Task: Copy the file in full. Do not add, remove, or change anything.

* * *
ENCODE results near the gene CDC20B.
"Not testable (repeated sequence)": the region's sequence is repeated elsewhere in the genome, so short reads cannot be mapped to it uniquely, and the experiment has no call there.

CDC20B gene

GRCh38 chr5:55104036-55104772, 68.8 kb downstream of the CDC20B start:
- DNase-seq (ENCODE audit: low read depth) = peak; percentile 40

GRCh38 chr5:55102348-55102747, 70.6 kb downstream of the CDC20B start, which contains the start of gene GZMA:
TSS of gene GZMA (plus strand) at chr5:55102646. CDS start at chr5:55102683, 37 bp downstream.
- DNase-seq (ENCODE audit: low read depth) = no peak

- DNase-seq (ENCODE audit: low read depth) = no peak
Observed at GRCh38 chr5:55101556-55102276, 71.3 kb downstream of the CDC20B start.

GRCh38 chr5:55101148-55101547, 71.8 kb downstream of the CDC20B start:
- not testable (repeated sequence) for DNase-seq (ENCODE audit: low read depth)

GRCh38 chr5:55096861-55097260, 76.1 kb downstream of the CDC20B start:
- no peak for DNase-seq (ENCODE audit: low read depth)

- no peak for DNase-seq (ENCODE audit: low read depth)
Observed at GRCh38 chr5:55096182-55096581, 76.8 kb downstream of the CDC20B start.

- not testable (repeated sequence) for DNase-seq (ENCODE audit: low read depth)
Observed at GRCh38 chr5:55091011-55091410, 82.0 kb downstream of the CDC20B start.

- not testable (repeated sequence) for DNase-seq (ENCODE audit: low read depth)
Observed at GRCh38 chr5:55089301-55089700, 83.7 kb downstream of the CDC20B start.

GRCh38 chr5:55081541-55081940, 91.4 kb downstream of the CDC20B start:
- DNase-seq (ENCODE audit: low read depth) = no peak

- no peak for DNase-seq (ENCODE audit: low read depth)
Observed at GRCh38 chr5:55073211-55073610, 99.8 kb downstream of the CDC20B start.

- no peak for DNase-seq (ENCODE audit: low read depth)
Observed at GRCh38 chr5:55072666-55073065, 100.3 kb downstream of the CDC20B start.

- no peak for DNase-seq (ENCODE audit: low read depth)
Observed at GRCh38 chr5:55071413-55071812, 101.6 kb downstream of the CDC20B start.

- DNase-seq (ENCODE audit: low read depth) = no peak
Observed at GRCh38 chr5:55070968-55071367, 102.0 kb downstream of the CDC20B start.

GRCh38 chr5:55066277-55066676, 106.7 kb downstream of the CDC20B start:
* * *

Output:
ENCODE results near the gene CDC20B.
"Not testable (repeated sequence)": the region's sequence is repeated elsewhere in the genome, so short reads cannot be mapped to it uniquely, and the experiment has no call there.

CDC20B gene

GRCh38 chr5:55104036-55104772, 68.8 kb downstream of the CDC20B start:
- DNase-seq (ENCODE audit: low read depth) = peak; percentile 40

GRCh38 chr5:55102348-55102747, 70.6 kb downstream of the CDC20B start, which contains the start of gene GZMA:
TSS of gene GZMA (plus strand) at chr5:55102646. CDS start at chr5:55102683, 37 bp downstream.
- DNase-seq (ENCODE audit: low read depth) = no peak

- DNase-seq (ENCODE audit: low read depth) = no peak
Observed at GRCh38 chr5:55101556-55102276, 71.3 kb downstream of the CDC20B start.

GRCh38 chr5:55101148-55101547, 71.8 kb downstream of the CDC20B start:
- not testable (repeated sequence) for DNase-seq (ENCODE audit: low read depth)

GRCh38 chr5:55096861-55097260, 76.1 kb downstream of the CDC20B start:
- no peak for DNase-seq (ENCODE audit: low read depth)

- no peak for DNase-seq (ENCODE audit: low read depth)
Observed at GRCh38 chr5:55096182-55096581, 76.8 kb downstream of the CDC20B start.

- not testable (repeated sequence) for DNase-seq (ENCODE audit: low read depth)
Observed at GRCh38 chr5:55091011-55091410, 82.0 kb downstream of the CDC20B start.

- not testable (repeated sequence) for DNase-seq (ENCODE audit: low read depth)
Observed at GRCh38 chr5:55089301-55089700, 83.7 kb downstream of the CDC20B start.

GRCh38 chr5:55081541-55081940, 91.4 kb downstream of the CDC20B start:
- DNase-seq (ENCODE audit: low read depth) = no peak

- no peak for DNase-seq (ENCODE audit: low read depth)
Observed at GRCh38 chr5:55073211-55073610, 99.8 kb downstream of the CDC20B start.

- no peak for DNase-seq (ENCODE audit: low read depth)
Observed at GRCh38 chr5:55072666-55073065, 100.3 kb downstream of the CDC20B start.

- no peak for DNase-seq (ENCODE audit: low read depth)
Observed at GRCh38 chr5:55071413-55071812, 101.6 kb downstream of the CDC20B start.

- DNase-seq (ENCODE audit: low read depth) = no peak
Observed at GRCh38 chr5:55070968-55071367, 102.0 kb downstream of the CDC20B start.

GRCh38 chr5:55066277-55066676, 106.7 kb downstream of the CDC20B start: